Foresee, a customer experience analytics firm, found that consumer satisfaction on Cyber Monday was 72.7 on a 100-point scale, lower than it was over the Thanksgiving holiday weekend — 73.3 — and lower than it was last year on Cyber Monday — 73.1. Websites that sell apparel, accessories, and shoes provided the most satisfying experiences for holiday shoppers this year, while websites selling computers, electronics, and mobile phone accessories offered the least satisfying experience, according to Foresee.

What About December?

Gian Fulgoni, comScore’s chairman states, “Looking forward to the balance of the season, it will be very important to continue to monitor the trend in consumer spending to determine the degree to which retailers’ heavy promotional activity at the beginning of the shopping season, and consumers’ encouraging response, has pulled forward consumers’ future buying. When all is said and done, it will also be vital to see whether retailers’ deals and price discounting, which consumers are now able to discover via so many different digital media channels, will have a negative impact on retailers’ margins this holiday season.”

The National Retail Federation’s 2011 Holiday Consumer Intentions and Actions Survey, conducted by BIGresearch, found that 60 percent of shoppers plan to take advantage of sales and discounts to make non-gift purchases for themselves and their families during the holiday season. Assuming that non-gift purchases occurred on Black Friday and Cyber Monday, there still may be a good deal of holiday gift shopping ahead.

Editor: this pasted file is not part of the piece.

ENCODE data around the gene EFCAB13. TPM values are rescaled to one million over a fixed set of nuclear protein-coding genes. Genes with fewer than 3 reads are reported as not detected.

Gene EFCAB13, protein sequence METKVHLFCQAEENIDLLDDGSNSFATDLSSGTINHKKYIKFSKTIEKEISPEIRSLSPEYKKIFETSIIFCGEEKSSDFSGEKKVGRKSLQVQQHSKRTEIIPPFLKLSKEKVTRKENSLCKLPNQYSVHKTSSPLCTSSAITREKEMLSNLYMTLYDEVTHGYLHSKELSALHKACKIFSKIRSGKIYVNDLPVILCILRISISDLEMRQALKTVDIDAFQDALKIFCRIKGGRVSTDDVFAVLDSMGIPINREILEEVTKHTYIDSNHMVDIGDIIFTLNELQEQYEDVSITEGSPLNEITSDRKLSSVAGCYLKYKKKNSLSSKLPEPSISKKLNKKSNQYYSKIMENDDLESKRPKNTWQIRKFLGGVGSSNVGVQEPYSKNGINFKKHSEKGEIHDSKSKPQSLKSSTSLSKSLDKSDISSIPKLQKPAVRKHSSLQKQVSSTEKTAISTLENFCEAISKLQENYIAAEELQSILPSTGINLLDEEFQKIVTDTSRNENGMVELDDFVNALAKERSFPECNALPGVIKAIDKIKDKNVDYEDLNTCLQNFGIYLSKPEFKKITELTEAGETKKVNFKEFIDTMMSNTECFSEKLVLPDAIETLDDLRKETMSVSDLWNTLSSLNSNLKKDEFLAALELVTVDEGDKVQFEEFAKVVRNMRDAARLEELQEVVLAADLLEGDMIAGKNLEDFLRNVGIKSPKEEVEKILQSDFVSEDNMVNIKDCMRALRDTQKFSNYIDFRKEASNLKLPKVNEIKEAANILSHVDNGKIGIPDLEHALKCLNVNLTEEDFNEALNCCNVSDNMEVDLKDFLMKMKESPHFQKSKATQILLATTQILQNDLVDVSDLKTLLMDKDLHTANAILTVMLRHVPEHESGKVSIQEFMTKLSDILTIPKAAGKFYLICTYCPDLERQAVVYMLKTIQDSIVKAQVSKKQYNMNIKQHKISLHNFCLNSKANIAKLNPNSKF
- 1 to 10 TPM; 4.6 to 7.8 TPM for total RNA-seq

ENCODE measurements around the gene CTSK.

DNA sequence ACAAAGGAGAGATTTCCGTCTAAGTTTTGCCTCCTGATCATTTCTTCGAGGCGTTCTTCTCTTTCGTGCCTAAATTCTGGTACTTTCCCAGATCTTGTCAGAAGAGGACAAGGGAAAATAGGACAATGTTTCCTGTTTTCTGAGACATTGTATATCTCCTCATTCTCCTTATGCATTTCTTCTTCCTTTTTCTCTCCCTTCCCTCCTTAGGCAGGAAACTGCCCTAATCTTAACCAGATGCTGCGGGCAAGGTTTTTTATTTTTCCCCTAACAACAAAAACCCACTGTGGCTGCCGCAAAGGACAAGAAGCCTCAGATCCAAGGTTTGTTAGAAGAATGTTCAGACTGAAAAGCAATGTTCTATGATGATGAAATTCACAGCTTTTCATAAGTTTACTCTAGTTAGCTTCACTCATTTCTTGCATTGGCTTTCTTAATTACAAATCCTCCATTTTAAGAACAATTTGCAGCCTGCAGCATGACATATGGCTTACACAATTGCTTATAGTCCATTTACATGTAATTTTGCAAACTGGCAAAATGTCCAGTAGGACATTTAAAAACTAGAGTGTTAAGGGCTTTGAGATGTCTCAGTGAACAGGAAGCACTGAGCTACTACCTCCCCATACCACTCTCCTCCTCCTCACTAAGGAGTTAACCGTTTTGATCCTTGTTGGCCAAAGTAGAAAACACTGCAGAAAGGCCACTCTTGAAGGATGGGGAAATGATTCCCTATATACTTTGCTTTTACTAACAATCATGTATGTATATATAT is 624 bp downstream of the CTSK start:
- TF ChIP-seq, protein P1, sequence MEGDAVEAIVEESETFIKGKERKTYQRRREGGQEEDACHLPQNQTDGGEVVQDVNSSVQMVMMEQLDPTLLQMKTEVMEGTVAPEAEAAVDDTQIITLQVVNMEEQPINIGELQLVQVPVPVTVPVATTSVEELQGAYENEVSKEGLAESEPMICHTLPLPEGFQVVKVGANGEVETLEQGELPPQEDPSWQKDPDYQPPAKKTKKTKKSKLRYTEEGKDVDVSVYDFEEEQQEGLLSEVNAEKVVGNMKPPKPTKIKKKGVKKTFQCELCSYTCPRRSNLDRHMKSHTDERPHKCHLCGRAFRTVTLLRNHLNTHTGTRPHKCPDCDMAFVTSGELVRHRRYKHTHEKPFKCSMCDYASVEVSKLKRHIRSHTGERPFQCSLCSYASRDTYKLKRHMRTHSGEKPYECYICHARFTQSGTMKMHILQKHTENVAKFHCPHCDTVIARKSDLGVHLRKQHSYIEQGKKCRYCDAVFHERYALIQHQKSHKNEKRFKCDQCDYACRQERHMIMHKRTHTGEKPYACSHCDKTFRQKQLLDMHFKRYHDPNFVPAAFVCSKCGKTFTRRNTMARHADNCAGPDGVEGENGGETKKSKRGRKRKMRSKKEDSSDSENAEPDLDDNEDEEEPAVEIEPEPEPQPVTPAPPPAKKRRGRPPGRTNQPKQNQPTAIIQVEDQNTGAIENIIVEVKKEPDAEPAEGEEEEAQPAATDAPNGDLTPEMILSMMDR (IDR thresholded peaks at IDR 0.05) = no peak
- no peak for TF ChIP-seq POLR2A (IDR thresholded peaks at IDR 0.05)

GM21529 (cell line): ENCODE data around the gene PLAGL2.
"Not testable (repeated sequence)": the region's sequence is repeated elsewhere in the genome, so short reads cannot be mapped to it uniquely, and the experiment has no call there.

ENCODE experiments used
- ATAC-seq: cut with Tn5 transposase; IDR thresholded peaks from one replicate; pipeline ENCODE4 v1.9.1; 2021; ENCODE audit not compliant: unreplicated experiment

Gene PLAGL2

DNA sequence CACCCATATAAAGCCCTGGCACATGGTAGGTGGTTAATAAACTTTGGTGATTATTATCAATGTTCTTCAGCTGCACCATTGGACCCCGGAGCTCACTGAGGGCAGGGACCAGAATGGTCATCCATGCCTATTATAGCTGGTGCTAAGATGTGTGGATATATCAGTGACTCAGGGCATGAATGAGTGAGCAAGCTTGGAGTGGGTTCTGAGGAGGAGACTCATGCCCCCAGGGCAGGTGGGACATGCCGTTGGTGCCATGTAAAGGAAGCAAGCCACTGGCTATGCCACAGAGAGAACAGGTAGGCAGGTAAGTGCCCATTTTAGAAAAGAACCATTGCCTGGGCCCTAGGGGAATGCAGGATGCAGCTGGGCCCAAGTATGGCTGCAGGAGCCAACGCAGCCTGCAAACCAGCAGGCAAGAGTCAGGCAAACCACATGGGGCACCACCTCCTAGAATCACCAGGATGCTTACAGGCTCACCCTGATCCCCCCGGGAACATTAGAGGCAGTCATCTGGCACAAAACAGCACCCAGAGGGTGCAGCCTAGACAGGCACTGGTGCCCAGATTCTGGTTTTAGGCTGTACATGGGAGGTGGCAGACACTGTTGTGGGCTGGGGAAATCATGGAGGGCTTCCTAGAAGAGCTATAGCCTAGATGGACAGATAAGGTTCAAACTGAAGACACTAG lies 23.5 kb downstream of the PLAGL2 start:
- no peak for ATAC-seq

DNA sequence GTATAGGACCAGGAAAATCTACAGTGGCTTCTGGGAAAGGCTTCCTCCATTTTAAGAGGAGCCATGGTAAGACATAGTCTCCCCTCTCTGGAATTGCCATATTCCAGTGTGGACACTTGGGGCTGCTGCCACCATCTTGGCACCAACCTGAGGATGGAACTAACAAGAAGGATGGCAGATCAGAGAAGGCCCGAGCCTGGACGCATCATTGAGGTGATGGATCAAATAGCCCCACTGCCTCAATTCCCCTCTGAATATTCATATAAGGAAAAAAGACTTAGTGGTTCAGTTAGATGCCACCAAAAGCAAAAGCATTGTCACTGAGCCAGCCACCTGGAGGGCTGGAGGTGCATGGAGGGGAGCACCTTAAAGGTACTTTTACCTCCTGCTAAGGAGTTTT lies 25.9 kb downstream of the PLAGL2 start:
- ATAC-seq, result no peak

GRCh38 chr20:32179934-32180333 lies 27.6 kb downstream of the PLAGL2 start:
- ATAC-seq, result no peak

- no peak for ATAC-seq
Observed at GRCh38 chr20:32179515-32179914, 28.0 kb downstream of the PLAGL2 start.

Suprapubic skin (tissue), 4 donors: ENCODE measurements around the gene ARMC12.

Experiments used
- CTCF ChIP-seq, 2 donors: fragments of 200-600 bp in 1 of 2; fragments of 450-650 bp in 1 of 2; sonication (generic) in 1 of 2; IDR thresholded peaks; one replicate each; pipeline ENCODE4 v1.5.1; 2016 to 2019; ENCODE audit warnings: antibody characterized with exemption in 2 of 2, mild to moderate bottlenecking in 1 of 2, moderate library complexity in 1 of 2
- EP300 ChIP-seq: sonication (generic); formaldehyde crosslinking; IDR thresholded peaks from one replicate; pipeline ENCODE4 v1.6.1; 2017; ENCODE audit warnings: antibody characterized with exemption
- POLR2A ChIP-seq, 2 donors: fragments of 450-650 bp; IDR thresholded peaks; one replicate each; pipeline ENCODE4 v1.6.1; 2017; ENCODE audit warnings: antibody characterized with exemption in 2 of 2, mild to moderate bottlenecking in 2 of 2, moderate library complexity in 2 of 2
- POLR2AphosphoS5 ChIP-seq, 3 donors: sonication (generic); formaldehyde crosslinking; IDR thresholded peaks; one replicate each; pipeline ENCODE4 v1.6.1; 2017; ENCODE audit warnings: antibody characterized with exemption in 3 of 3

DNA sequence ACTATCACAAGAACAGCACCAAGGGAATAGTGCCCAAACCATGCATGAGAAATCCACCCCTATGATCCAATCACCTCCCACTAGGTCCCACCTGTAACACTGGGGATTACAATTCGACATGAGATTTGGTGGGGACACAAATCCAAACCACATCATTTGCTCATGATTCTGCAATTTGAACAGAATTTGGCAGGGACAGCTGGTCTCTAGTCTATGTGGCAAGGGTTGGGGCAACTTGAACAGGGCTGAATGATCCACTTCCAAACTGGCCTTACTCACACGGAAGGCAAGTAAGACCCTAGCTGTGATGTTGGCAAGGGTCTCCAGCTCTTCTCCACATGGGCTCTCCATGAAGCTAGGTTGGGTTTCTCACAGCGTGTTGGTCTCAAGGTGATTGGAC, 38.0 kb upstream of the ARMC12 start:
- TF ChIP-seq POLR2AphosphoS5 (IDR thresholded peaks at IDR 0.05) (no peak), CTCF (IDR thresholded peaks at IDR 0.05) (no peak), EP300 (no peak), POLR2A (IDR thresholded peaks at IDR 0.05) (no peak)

Takeaways

  • Online retail sales on Black Friday and Cyber Monday were robust across virtually all categories.
  • Shoppers are increasingly doing their shopping from work. Make sure that you have adequate bandwidth and that the purchase can be completed efficiently and quickly as these customers may have limited time to spend.
  • Mobile devices are becoming more important for both gathering information and buying. Ensure that your website is optimized for mobile shopping.
Marcia Kaplan

Marcia Kaplan

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Comments ( 3 )

  1. LexiConn December 2, 2011 Reply

    Great round-up of holidays sales and figures. We also looked at smaller ecommerce merchants and how they did this past Black Friday / Cyber Monday:

    http://www.lexiconn.com/blog/2011/11/2011-cyber-monday-how-did-the-small-merchant-do/

    We looked at order volume (# of orders per day) and how it related to last year and to the big box retailers. SMBs did just as well as far as we saw across a few hundred SMB ecommerce stores.

  2. Jack Norton December 2, 2011 Reply

    Expected actually, but the sales are not over yet! http://goo.gl/RcMPR

  3. James Stein December 2, 2011 Reply

    The economy may still be sluggish and unemployment at a stratospheric level, but you wouldn’t know it if you were an online retailer this past Monday. Cyber Monday has quickly become one of the biggest shopping days of the year and, with mobile shopping still in its early days and traffic growing by more than 200%, there is little doubt that next year’s numbers will be even more impressive. It would also be helpful if the economy begins to grow at a healthier rate and unemployment falls to a less apocalyptic level (today’s news about it falling by 0.4% is encouraging).